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Article Oct 26 2016 Written by

9 Elements: B-Boying

breakdancing bboying

In 2003, KRS- One released a song called 9 Elements, which explained the various parts that, when summed together, create Hip Hop culture.

Many are familiar with the original four elements of DJ-ing, emceeing, b-boying, and graffiti art, but to paint a more complete portrait of the face of Hip Hop I want to shed light on the five that KRS-One added to the fold as well. While some debate that the four elements are outdated and no longer relevant, I believe that all nine of these cultural practices have contributed significantly to Hip Hop’s rise to global prominence.

B-boying or breakdancing dates back to DJ Kool Herc and the birth of Hip Hop in the Bronx during the 1970’s. The style is unique to Hip Hop because it plays off what initially made Hip Hop different from the genres earlier instrumental samples. Good Foot was an early precursor to B-boying based off of a song by James Brown in the late 60’s. However, it wasn’t until DJ Kool Herc mastered the break that the style matured into something more.

DJ Kool Herc was the first to sample drum loops or “breaks” by using a double disc turntable. This kept the people in the crowd dancing, as it was a way to perpetuate the most rhythmic part of the music (More on this in 9 Elements: DJ-ing). This is also how B-Boys or Break Boys earned their moniker, by creating a new style of dance to match Herc’s innovative music. While styles of dance before DJ Kool Herc similar to B-Boying did exist, none spread as virally as this essential piece of early Hip Hop culture.

By the late 70’s, competitive b-boying began to spread as a way of not only further growing and innovating the art form but also to deter the use of violence in settling conflicts. As a result, the names of the best became commonplace in the streets of New York’s Bronx.

Wild Style Japanese tour with Rock Steady Crew, October 1983. Photo courtesy of Charlie Ahearn

Wild Style Japanese tour with Rock Steady Crew, October 1983. Photo courtesy of Charlie Ahearn

The Rock Steady Crew became one of the first dominant b-boy groups, eventually gaining respect in all of New York’s boroughs. The crew’s founders were Jimmy D and Jimmy Lee but later came to include b-boy legends like Crazy Legs and Frosty Freeze. Today the group has a multitude of members including honorary inductees Mos Def, Grandmaster Caz, and DJ Premier.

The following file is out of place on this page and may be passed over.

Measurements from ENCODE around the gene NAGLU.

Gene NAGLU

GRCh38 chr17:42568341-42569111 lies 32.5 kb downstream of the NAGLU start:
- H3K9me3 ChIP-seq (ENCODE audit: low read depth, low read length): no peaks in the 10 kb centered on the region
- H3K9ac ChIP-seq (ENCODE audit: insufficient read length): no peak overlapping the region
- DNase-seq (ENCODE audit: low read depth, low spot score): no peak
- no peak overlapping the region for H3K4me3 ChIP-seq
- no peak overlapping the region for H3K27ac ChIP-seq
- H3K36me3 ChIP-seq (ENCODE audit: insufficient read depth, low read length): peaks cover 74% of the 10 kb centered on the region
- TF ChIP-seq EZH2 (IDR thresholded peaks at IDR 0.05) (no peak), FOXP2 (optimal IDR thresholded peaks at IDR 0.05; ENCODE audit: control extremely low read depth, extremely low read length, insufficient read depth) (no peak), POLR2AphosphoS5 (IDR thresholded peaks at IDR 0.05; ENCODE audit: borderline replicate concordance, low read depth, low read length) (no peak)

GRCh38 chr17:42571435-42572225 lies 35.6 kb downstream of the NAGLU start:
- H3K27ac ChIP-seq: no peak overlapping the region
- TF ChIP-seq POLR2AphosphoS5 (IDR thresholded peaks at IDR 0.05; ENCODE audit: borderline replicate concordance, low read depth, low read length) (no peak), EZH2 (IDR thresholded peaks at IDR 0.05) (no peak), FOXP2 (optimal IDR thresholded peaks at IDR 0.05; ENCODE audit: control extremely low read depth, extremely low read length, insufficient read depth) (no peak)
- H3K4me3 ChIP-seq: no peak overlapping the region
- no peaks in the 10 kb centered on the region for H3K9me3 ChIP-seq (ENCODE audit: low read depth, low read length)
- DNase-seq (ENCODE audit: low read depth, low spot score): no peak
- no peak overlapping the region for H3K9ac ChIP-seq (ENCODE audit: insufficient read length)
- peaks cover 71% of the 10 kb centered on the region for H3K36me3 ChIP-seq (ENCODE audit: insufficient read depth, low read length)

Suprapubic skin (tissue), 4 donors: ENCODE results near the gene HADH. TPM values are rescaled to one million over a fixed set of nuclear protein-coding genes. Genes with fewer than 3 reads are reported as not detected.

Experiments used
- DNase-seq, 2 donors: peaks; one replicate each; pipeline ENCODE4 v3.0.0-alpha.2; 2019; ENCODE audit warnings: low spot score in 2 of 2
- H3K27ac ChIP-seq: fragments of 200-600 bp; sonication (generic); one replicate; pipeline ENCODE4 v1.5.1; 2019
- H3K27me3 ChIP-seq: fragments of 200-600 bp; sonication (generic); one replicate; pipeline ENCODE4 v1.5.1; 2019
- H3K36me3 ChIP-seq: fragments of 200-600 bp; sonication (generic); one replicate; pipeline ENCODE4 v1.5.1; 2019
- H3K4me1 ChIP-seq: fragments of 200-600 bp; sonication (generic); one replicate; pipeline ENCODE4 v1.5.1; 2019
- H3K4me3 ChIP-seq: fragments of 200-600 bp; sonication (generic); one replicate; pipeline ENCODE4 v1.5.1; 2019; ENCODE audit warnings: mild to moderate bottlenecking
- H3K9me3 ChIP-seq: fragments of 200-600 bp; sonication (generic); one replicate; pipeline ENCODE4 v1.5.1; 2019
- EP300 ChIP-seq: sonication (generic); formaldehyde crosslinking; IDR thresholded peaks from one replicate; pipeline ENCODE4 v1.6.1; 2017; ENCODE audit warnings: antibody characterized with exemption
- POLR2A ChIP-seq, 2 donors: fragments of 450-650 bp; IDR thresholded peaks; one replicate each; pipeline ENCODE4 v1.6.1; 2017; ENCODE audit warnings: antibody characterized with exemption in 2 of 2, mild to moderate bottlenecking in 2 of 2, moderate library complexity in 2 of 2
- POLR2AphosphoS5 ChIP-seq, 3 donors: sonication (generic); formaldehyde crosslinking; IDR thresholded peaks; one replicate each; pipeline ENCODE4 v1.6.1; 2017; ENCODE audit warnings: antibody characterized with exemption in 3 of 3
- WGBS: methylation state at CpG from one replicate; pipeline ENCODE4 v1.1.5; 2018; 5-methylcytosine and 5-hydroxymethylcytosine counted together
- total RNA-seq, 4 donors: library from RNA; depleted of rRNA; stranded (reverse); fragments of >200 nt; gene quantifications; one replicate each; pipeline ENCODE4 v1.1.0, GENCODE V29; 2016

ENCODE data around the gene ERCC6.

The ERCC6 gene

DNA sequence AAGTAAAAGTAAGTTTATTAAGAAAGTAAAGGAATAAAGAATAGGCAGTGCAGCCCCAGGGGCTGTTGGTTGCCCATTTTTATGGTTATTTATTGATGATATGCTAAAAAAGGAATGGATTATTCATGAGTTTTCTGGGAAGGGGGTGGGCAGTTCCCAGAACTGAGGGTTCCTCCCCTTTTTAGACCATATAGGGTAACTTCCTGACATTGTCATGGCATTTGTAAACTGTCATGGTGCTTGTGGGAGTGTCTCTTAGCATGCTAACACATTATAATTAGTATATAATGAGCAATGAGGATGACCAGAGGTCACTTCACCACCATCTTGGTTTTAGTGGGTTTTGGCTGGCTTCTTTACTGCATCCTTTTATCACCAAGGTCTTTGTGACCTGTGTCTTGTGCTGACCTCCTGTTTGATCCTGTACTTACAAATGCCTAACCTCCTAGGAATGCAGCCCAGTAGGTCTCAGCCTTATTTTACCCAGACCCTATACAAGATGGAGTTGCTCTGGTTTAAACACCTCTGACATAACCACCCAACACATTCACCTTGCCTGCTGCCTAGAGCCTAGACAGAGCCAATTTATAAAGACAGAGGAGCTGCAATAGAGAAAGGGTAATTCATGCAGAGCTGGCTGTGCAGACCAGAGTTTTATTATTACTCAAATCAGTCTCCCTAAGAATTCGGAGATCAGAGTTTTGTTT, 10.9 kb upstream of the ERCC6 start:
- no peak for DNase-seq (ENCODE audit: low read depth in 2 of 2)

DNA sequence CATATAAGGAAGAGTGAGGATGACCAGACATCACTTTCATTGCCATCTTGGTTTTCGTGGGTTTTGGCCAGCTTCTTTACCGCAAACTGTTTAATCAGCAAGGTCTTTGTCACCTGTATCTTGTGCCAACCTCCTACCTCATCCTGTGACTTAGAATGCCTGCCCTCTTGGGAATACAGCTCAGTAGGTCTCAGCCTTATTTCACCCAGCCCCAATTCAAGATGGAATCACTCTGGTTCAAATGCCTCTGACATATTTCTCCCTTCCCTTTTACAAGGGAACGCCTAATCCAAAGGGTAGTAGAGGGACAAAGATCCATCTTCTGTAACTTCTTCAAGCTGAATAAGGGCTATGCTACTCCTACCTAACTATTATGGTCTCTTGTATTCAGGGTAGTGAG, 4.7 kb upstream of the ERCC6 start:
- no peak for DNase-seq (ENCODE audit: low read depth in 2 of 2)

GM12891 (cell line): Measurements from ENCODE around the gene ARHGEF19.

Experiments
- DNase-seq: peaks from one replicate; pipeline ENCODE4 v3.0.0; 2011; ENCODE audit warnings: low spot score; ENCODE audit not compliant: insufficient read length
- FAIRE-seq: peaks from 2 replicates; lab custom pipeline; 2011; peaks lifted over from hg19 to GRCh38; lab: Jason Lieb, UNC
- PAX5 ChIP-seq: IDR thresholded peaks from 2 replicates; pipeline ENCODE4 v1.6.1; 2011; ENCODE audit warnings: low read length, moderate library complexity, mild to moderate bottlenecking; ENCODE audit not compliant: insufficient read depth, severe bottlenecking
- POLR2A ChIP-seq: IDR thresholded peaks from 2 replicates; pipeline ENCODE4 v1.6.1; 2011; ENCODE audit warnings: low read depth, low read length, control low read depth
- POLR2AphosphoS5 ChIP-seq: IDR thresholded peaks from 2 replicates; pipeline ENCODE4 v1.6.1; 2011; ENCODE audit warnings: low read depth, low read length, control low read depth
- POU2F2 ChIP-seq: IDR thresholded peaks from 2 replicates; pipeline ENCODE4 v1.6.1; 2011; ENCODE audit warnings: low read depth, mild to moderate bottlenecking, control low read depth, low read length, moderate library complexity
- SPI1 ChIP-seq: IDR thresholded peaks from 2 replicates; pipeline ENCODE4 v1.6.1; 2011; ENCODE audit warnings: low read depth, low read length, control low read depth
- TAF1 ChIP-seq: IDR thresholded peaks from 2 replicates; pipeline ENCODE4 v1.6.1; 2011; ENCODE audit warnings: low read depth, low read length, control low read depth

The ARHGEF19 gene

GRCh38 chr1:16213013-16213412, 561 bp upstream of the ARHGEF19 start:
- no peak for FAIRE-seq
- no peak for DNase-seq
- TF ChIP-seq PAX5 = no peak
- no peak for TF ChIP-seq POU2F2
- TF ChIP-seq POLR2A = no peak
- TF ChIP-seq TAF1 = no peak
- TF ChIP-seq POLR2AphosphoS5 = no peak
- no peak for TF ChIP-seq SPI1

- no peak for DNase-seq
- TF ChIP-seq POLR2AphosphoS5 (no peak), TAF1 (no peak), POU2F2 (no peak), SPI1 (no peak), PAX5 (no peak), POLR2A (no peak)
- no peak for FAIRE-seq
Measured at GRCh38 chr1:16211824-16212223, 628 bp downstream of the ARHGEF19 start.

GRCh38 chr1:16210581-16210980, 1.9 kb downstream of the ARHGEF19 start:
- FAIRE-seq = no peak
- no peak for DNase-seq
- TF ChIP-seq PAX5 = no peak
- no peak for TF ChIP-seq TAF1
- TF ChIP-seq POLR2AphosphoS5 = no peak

B-boying as a style of dance comprises itself of four different dance elements, each ingredient building a recipe that had the potential for almost complete uniqueness from crew to crew. Toprocking is the aspect of b-boying that involves moves performed from a standing position and can draw from other styles of standing dance as well. This style is freeform in nature, executed with a wide variety of moves and attitudes. Next is downrock, the inverse of toprock, that formed from the ubiquitous 6-step. The 6-step is essential to any downrocker or b-boy’s arsenal, using the arms instead of legs to support the body while dancing. Utilizing power moves while downrocking requires an athleticism that is apparent in windmills and headspins that demand momentum to execute. Freezes are the final component of b-boying, consisting of a variety of poses, typically as a finishing move to end a performance. When all of these connect b-boying comes to life as a truly historic form of artistic expression.

Dance has been part of culture for millennia and b-boying is to the African American and Puerto Rican American youth of New York’s Bronx as Flamenco is to the Spanish. We learn from the past to shape the future; this is key to cultural innovation. While b-boying may not be as popular as it once was its influence on the way people live and express themselves is undeniably apparent in modern dance, Hip Hop, and pop culture.

hip hop periodic table

Written by

Deep thinker with a Hip Hop Head. Art lover and history enthusiast. My Top 5 Golden Age Emcees: Rakim, KRS-One, 2Pac, Black Thought, and Notorious B.I.G.…

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